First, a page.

A few weeks ago the European Monitoring Centre on Racism and Xenophobia (EUMC) published its first annual report (for 1998). Entitled “Looking Reality in the Face”, part 2 of the report is intended to portray the current spread of racism and xenophobia in the countries of the European Union.
The centre, which has only been in existence since 1998, points out at the beginning that the report “is neither a study of the individual countries nor a thematically comprehensive investigation”. The main sources used by the authors are reports or letters from national or European authorities and government agencies. The authors indicate by way of excuse that the national studies contain insufficient statistics, and point out that only publicised incidences of racism and xenophobia were taken into account.
Despite these defects, the report shows that all of Europe is now threatened by the rise of racism. In dealing with this subject, part 2 begins by establishing “that racism and xenophobia are present everywhere; not one (EU) member state is exempt from this”.
A section entitled “Statistics of Racist Acts” provides some statistical figures.
In Germany, 53,000 members of extreme right-wing organisations were registered for 1998, which is equivalent to an 11 percent increase over the preceding year. Roughly half of the acts of violence committed in the new federal states in eastern Germany were influenced by right-wing extremism.
According to government statistics, there were 165 intimidation attempts in France (threats, graffiti, pamphlets, insults, minor crimes, etc.), of which 81 were anti-Semitic. For those who know the situation in France, these official statistics would undoubtedly seem wildly understated. In a national opinion poll, 67 percent of the French population stated they were in favour of stricter immigration controls, and 24 percent were in favour of completely closing the borders.
In Finland, 194 racially motivated crimes were registered in 1997, and, in the following year, 591 “acts against ethnic groups” were reported in Sweden (there were 344 in 1997, 281 in 1996). Two “Eurobarometer” surveys showed that 55 percent of Belgians consider themselves to be racist (1997) and only 54 percent of the inhabitants of Luxembourg stated that they were definitely not racist (1998).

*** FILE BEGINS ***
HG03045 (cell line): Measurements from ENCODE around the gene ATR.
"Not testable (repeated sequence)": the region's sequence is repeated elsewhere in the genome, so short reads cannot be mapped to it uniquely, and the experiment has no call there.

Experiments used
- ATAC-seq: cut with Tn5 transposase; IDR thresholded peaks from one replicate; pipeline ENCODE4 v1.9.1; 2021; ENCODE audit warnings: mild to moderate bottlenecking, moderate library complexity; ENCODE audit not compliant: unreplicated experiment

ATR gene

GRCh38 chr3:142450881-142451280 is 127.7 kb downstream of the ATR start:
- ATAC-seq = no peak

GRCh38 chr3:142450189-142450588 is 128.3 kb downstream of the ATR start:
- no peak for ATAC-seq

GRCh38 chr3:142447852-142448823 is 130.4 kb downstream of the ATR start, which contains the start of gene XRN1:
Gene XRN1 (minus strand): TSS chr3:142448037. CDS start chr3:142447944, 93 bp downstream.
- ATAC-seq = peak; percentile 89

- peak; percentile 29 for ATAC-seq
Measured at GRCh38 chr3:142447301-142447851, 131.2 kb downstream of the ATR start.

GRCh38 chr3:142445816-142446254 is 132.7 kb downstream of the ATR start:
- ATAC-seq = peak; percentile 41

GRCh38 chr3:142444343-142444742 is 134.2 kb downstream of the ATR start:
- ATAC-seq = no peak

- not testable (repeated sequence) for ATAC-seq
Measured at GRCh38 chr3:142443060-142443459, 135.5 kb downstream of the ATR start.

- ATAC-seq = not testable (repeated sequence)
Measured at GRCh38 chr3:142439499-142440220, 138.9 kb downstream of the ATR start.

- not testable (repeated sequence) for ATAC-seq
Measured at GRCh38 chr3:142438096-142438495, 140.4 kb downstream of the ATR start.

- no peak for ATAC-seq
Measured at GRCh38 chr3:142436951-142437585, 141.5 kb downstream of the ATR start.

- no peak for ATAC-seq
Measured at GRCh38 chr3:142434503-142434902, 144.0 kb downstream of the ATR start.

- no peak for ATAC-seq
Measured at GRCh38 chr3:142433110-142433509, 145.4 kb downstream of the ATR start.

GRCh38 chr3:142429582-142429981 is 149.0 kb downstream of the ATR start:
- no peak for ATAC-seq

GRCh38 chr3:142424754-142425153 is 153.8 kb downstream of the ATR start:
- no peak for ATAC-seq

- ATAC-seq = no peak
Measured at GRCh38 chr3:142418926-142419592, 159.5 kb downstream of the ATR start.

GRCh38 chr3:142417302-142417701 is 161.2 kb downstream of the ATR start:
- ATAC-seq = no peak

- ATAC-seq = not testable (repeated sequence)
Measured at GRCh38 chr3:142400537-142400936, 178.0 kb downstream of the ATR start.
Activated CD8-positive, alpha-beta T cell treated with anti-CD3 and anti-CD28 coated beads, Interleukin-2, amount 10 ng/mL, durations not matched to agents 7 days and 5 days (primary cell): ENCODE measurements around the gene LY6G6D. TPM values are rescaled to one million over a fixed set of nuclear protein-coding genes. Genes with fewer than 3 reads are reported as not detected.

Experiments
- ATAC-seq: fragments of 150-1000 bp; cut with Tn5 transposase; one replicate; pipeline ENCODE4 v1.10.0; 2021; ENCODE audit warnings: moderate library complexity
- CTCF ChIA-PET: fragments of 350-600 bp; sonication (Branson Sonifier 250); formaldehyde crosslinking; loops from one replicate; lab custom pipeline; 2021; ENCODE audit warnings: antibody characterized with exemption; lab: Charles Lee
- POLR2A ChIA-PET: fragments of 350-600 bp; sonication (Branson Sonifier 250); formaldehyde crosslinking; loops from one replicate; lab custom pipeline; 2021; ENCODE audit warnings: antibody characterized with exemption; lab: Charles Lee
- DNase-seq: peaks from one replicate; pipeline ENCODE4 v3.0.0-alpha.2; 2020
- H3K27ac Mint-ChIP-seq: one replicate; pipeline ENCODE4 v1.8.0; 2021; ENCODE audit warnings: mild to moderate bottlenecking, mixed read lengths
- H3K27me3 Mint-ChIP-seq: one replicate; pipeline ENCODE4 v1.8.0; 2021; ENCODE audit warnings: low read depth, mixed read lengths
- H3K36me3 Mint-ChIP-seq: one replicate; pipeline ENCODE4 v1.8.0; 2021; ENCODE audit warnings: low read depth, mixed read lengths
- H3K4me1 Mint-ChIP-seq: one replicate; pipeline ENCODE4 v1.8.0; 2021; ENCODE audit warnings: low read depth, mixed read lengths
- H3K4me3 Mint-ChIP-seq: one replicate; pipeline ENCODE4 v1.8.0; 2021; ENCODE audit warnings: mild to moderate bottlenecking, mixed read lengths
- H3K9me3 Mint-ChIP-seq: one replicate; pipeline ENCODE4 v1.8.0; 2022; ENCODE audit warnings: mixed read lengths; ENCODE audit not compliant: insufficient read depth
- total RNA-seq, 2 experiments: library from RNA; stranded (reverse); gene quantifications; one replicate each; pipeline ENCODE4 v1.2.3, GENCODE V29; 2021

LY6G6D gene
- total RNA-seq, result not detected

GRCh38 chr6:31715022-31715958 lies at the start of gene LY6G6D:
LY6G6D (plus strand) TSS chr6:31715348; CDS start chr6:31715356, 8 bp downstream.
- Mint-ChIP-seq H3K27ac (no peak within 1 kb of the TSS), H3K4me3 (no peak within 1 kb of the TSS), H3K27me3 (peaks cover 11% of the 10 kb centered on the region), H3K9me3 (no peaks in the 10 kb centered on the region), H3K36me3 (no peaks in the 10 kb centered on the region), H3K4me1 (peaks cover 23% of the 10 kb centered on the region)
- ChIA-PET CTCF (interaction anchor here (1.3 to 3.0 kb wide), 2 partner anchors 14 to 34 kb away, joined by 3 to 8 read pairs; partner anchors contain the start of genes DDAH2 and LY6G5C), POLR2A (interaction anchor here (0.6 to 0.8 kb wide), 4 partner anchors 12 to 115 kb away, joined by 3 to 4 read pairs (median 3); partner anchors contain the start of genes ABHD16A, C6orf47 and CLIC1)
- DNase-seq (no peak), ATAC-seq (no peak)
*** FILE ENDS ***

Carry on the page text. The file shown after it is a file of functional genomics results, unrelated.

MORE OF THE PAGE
In addition to this, it is apparent that immigrants are still subject to serious labour discrimination. According to the report, 28 percent of immigrants between the ages of 25 and 49 from non-EU countries do not find employment in Danish companies, with the highest levels being encountered among Turks and Pakistanis (35 percent) and recent immigrants, such as people from Somalia (60 percent). Extreme exploitation is characteristic among immigrant workers in Greece, and in Portugal “ethnic minorities form a substantial segment of the poor population.... A large percentage of Roma and Africans are in jail or receive minimum state income [a general subsistence support for the poorest of the poor].”
Another important aspect is state racism. The report notes that asylum applicants in Austria are subjected to maltreatment by public authorities (police and prison officers), and that “especially in Vienna, numerous racist incidents emanated from police forces. According to NGOs, when combating drug-related crime the police have a marked tendency to regard skin colour as sufficient grounds for suspecting a person.”
The report states that, among the racist incidents registered in Spain in 1998, there were 40 cases of power abuse and aggression by police officers. “In Spain, court sentences for racist crimes reveal that the perpetrators can equally be members of the extreme right wing, neo-nazis and skinheads or other youth, individuals or police officers.”
The report also mentions that in Luxembourg two gendarmes “beat up” a Spanish national in the summer of 1993, and that a noticeable occurrence in the United Kingdom in 1998 was the indictment of police officers in connection with the investigation of a racially motivated crime committed against a black youth in 1993.
The report points to the situation in Denmark as an example of the role played by the media in promoting racist prejudices, concluding that the media not only misrepresent facts, but also spread false information. “In general, the authorities do not attempt to correct erroneous information disseminated by newspapers or television.... Also, the authorities issued various statements regarding the 'fight against international crime' without providing an exact definition of this term or explaining its extent and possible development. As a result, the impression may be gained by the population that major 'international' crimes are committed by foreigners, and that therefore foreigners must be regarded as being particularly dangerous.”
However, a selective listing of these facts is as far as the report goes. It hardly attempts any systematic analysis, and refrains from making any generalisations.